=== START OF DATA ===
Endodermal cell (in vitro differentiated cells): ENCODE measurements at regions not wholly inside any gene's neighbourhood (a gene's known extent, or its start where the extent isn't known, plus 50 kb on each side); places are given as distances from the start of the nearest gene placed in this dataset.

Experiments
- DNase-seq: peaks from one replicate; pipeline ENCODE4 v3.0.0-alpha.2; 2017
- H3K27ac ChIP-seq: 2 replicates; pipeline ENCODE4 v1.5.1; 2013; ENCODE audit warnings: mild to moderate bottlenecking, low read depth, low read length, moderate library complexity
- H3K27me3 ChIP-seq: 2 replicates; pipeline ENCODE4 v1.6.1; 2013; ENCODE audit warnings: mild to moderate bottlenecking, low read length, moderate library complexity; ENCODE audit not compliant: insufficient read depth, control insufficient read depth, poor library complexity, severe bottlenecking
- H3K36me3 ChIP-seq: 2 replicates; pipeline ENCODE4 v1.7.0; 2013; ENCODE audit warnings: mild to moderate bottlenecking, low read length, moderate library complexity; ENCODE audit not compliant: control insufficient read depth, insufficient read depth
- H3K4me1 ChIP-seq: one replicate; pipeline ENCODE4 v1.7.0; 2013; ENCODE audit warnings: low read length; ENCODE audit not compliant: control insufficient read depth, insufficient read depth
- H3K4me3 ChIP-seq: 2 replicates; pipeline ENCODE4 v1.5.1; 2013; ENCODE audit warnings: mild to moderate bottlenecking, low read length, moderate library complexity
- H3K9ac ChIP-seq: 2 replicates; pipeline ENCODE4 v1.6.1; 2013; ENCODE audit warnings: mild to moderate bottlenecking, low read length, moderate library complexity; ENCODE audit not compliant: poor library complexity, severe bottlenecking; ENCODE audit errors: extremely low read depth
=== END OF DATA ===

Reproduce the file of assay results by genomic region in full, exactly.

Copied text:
Endodermal cell (in vitro differentiated cells): ENCODE measurements at regions not wholly inside any gene's neighbourhood (a gene's known extent, or its start where the extent isn't known, plus 50 kb on each side); places are given as distances from the start of the nearest gene placed in this dataset.

Experiments
- DNase-seq: peaks from one replicate; pipeline ENCODE4 v3.0.0-alpha.2; 2017
- H3K27ac ChIP-seq: 2 replicates; pipeline ENCODE4 v1.5.1; 2013; ENCODE audit warnings: mild to moderate bottlenecking, low read depth, low read length, moderate library complexity
- H3K27me3 ChIP-seq: 2 replicates; pipeline ENCODE4 v1.6.1; 2013; ENCODE audit warnings: mild to moderate bottlenecking, low read length, moderate library complexity; ENCODE audit not compliant: insufficient read depth, control insufficient read depth, poor library complexity, severe bottlenecking
- H3K36me3 ChIP-seq: 2 replicates; pipeline ENCODE4 v1.7.0; 2013; ENCODE audit warnings: mild to moderate bottlenecking, low read length, moderate library complexity; ENCODE audit not compliant: control insufficient read depth, insufficient read depth
- H3K4me1 ChIP-seq: one replicate; pipeline ENCODE4 v1.7.0; 2013; ENCODE audit warnings: low read length; ENCODE audit not compliant: control insufficient read depth, insufficient read depth
- H3K4me3 ChIP-seq: 2 replicates; pipeline ENCODE4 v1.5.1; 2013; ENCODE audit warnings: mild to moderate bottlenecking, low read length, moderate library complexity
- H3K9ac ChIP-seq: 2 replicates; pipeline ENCODE4 v1.6.1; 2013; ENCODE audit warnings: mild to moderate bottlenecking, low read length, moderate library complexity; ENCODE audit not compliant: poor library complexity, severe bottlenecking; ENCODE audit errors: extremely low read depth